But some trees can, and should, be saved with proper insecticide treatment, explains David Horvath, an arborist in suburban Chicago with The Care of Trees. This typically involves injecting the affected tree directly with insecticide; other pesticide treatments involve drenching the soil around the tree with insecticide or lower trunk sprays targeting the bark.
Horvath says that homeowners and municipalities are now charged with identifying “valuable” ash trees—generally larger (greater than 12 inches in diameter)—that provide environmental benefits such as shade to decrease energy demand, a deep root system that mitigates storm water damage, or simply beauty to the property. These are the trees that are considered worth trying to save.
Overall, an integrated approach—treatment, prevention, and some targeted tree removal—is the best way to put the brakes on EAB, and avoid destroying urban forest, say Horvath and the other scientists we consulted.
Prevention and treatment may make more sense economically, too. The estimated cost of treatment, removal, and replacement of EAB in all affected states from 2010 through to 2020 is $12.5 billion, according to a 2011 article in the Journal of Environmental Management. Prevention tactics (such as destroying egg-laying EAB and targeted tree removal) could slash those costs by up to $7.5 billion, the authors concluded.
On a related note, homeowners do have the option of treating their trees with insecticides, either before they’re infected or before substantial damage occurs. It’s relatively low-cost (compared to removing and replacing a tree), but needs to be done every two years. This Colorado State University EAB publication provides reliable information on the p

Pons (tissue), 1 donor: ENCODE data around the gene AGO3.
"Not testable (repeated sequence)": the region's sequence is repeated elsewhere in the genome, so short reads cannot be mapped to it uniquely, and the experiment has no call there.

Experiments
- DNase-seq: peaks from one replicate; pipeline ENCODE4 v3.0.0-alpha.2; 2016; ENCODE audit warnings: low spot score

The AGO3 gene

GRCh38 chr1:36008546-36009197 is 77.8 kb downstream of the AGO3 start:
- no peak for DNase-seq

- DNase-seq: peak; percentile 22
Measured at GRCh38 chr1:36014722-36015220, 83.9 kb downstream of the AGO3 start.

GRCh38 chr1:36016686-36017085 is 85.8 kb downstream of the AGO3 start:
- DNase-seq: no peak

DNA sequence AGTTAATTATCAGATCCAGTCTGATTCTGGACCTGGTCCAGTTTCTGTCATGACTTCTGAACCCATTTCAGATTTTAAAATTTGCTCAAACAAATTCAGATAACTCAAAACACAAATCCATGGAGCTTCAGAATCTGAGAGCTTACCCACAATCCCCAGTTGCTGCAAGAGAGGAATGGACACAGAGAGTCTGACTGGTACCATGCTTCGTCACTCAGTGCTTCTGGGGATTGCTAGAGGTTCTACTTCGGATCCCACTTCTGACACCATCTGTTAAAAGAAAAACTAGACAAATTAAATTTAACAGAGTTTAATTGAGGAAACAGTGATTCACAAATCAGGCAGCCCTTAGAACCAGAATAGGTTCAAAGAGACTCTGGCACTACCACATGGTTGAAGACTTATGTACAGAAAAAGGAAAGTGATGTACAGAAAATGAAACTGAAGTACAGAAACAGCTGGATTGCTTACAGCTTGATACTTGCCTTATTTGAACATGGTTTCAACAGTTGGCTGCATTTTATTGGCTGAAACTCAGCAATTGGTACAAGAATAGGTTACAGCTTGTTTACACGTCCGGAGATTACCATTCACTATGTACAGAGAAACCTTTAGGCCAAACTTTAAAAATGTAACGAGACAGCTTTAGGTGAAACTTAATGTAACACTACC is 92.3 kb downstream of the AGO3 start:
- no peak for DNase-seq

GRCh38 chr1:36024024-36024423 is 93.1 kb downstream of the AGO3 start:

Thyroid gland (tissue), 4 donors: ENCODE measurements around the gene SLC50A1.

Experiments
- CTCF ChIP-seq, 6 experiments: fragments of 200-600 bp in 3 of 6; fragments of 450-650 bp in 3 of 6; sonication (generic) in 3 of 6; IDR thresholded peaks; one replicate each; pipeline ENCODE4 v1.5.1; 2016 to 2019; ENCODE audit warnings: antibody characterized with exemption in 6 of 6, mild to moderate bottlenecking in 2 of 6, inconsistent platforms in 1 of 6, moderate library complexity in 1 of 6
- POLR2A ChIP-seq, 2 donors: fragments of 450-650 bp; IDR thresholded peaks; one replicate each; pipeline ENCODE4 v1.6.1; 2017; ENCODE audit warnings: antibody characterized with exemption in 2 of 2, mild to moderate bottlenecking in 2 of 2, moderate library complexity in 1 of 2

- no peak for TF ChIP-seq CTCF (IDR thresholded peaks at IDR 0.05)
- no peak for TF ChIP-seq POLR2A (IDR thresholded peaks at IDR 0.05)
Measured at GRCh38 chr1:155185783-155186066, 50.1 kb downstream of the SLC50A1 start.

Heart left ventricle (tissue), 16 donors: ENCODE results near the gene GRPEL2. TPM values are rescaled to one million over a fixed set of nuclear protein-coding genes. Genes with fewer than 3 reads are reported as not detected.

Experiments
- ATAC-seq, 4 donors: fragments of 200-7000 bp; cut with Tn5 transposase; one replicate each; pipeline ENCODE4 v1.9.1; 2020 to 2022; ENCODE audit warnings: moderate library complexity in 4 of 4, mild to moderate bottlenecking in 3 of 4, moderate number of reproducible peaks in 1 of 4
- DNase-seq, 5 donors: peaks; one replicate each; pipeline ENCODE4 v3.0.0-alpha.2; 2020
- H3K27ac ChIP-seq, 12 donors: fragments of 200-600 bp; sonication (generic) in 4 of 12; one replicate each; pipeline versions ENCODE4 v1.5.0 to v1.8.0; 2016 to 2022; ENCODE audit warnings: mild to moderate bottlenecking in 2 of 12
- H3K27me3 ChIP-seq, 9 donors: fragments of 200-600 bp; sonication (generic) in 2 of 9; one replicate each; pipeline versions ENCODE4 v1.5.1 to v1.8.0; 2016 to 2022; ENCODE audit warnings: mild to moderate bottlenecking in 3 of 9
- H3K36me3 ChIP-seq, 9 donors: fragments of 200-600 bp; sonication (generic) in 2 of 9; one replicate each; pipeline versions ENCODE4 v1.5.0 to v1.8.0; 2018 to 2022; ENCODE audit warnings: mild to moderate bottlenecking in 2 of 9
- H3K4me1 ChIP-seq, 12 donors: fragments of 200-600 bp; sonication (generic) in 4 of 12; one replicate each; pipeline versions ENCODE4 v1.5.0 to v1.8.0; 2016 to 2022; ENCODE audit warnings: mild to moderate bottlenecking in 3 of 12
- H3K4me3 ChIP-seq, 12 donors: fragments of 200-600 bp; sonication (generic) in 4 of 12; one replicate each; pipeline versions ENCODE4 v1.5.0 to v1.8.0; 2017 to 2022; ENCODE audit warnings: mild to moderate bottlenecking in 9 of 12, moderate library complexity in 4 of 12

To put that into perspective, consider the Chicago area, where municipalities spend up to $1,100 to remove and replace one tree, according to a 2012 survey conducted by Miller and his team.
Yes, insecticides may sound nasty, but remember the alternative: cutting down the tree or letting it die anyhow, while giving that nasty beetle a free pass for its next meal. And, when used correctly and responsibly, experts say, insecticides targeting EAB are not likely to harm humans or the environment.
How else are government and science addressing the spread of EAB? Interstate regulation prohibits the sale of firewood from quarantined areas in the U.S. Also any wood packing material used for international trade must be fumigated or heat-treated, explains Kerry Britton, a national pathologist with the U.S. Forest Service in Arlington, Virginia who studies invasive forest pests.
Another strategy: Britton notes that researchers are trying to breed ash trees with natural resistance to EAB by crossing Asian ash trees that fight off the pest with vulnerable North American ash species. “By the time the beetle was detected, it could not be eradicated,” Britton says. “The goal now is to slow it down.”
EcoMyth Outcome: Myth Confirmed
Unfortunately, cutting down infected ash trees is one big part of slowing the spread of the emerald ash borer. The flip side is, those that must fall will help us protect future generations of these beautiful trees.
One Green Thing You Can Do
Follow local rules regarding moving firewood—even pieces of affected bark as small as a credit card can help the buggers spread.
Other ways to help:
- Keep an eye out for EAB, whether in your yard or your neighborhood. Here’s a helpful guide to identifying ash trees and distinguishing between EAB and other problems.
- If you see early evidence of EAB damage in the treetops, your best bet is to call an accredited tree care company. Treating trees by mid-May minimizes the damage by adult beetles, which emerge in the spring. If detected early, trees can be treated with insecticide rather than being cut down.
- Think you spotted one? Report it to your state’s agriculture department office or the call USDA’s EAB toll-free hotline at 1-866-322-4512.
All content attributed to “EcoMyths Team” was written by Kate Sackman and her team (see more on them on our About page), is copyrighted by the EcoMyths Alliance, and used with express permission.